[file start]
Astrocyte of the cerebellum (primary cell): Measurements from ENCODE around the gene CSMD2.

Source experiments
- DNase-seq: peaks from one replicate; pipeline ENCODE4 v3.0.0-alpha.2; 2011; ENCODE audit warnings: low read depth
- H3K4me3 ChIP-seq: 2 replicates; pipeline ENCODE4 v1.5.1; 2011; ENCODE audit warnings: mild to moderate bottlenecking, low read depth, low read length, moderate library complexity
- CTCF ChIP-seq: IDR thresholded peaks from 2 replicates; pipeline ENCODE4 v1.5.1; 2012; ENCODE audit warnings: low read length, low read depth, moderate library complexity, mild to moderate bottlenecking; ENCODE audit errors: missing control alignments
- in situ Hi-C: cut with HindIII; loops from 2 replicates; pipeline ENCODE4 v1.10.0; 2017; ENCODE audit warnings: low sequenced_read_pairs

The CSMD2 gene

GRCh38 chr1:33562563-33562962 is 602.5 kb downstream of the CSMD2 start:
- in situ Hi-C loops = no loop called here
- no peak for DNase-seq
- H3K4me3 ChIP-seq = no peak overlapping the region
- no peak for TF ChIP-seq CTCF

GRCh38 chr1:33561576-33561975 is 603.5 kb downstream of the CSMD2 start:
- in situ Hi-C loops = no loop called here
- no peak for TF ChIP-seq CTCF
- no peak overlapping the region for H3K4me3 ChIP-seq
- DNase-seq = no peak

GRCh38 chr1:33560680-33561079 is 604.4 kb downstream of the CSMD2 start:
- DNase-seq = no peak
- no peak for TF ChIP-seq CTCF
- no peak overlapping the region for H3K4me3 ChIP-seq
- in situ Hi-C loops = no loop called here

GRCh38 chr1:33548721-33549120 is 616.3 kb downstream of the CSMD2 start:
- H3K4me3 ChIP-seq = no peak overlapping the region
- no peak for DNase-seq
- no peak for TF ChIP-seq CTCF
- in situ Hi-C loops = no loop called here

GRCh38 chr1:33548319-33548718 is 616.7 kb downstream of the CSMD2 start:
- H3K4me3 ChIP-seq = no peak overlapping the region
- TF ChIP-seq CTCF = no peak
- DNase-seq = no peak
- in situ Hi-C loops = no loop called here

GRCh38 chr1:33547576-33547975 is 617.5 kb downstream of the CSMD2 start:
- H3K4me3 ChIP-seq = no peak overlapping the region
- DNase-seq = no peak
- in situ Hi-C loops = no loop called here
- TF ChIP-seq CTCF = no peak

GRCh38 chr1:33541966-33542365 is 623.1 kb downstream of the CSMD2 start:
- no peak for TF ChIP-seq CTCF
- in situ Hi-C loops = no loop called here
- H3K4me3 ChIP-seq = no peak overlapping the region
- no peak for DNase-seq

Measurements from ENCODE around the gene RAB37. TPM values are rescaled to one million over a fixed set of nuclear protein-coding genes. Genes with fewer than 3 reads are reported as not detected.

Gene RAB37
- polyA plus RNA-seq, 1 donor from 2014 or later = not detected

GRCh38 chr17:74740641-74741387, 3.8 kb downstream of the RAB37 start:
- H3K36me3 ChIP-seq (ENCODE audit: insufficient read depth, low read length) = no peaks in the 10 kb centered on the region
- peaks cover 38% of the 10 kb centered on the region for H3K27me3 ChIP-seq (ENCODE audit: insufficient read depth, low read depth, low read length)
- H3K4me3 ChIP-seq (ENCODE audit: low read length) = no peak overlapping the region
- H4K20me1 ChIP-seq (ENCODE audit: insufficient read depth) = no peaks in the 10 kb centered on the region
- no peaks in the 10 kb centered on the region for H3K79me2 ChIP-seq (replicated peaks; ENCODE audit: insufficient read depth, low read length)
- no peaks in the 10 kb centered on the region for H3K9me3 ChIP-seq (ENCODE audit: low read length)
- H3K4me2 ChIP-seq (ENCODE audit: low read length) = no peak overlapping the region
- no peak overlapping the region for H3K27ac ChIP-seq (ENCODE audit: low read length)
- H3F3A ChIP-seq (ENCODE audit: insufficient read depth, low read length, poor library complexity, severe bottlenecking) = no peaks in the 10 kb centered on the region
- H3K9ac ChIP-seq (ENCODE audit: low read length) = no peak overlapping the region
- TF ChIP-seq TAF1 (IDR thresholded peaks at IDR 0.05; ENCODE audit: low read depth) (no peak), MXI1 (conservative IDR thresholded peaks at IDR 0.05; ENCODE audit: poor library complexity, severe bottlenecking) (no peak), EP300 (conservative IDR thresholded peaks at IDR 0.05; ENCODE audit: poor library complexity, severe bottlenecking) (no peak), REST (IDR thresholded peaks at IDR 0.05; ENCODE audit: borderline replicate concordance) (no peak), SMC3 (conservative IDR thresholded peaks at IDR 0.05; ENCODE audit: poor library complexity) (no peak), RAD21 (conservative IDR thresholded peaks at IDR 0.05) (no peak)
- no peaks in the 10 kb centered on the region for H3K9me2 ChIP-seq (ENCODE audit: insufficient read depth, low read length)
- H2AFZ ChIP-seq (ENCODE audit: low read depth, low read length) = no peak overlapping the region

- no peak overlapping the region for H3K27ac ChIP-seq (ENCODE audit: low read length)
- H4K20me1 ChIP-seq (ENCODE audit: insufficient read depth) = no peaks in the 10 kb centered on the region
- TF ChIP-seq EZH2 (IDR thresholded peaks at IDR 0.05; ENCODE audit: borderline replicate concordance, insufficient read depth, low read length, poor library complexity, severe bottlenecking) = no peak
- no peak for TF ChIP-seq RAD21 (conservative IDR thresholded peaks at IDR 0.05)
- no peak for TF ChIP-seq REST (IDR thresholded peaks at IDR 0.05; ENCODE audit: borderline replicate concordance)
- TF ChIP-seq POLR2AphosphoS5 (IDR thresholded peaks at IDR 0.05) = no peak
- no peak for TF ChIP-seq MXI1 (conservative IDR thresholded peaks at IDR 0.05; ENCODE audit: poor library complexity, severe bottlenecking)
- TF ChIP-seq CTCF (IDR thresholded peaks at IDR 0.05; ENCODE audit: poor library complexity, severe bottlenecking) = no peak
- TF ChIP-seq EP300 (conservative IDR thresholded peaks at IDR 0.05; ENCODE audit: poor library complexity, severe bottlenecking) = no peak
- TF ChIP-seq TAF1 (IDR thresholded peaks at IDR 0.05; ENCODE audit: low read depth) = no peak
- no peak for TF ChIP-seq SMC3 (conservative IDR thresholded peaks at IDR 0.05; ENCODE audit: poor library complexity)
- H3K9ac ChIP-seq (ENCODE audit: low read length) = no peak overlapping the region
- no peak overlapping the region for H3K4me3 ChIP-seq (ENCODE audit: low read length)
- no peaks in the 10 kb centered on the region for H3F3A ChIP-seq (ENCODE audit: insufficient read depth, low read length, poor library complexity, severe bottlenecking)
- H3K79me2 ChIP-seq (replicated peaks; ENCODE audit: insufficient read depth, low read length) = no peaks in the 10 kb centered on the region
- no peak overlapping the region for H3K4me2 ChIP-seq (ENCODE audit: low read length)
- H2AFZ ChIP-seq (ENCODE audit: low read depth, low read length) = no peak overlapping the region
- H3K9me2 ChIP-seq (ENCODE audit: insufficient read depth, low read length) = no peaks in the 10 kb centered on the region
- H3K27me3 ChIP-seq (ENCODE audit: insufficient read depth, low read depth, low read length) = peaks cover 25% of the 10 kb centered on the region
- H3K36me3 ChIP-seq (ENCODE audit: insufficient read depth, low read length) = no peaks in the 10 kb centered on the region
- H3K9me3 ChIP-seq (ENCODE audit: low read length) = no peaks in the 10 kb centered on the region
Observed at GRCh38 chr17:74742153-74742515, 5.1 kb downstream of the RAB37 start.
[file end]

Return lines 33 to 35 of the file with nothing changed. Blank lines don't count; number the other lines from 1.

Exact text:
GRCh38 chr1:33547576-33547975 is 617.5 kb downstream of the CSMD2 start:
- H3K4me3 ChIP-seq = no peak overlapping the region
- DNase-seq = no peak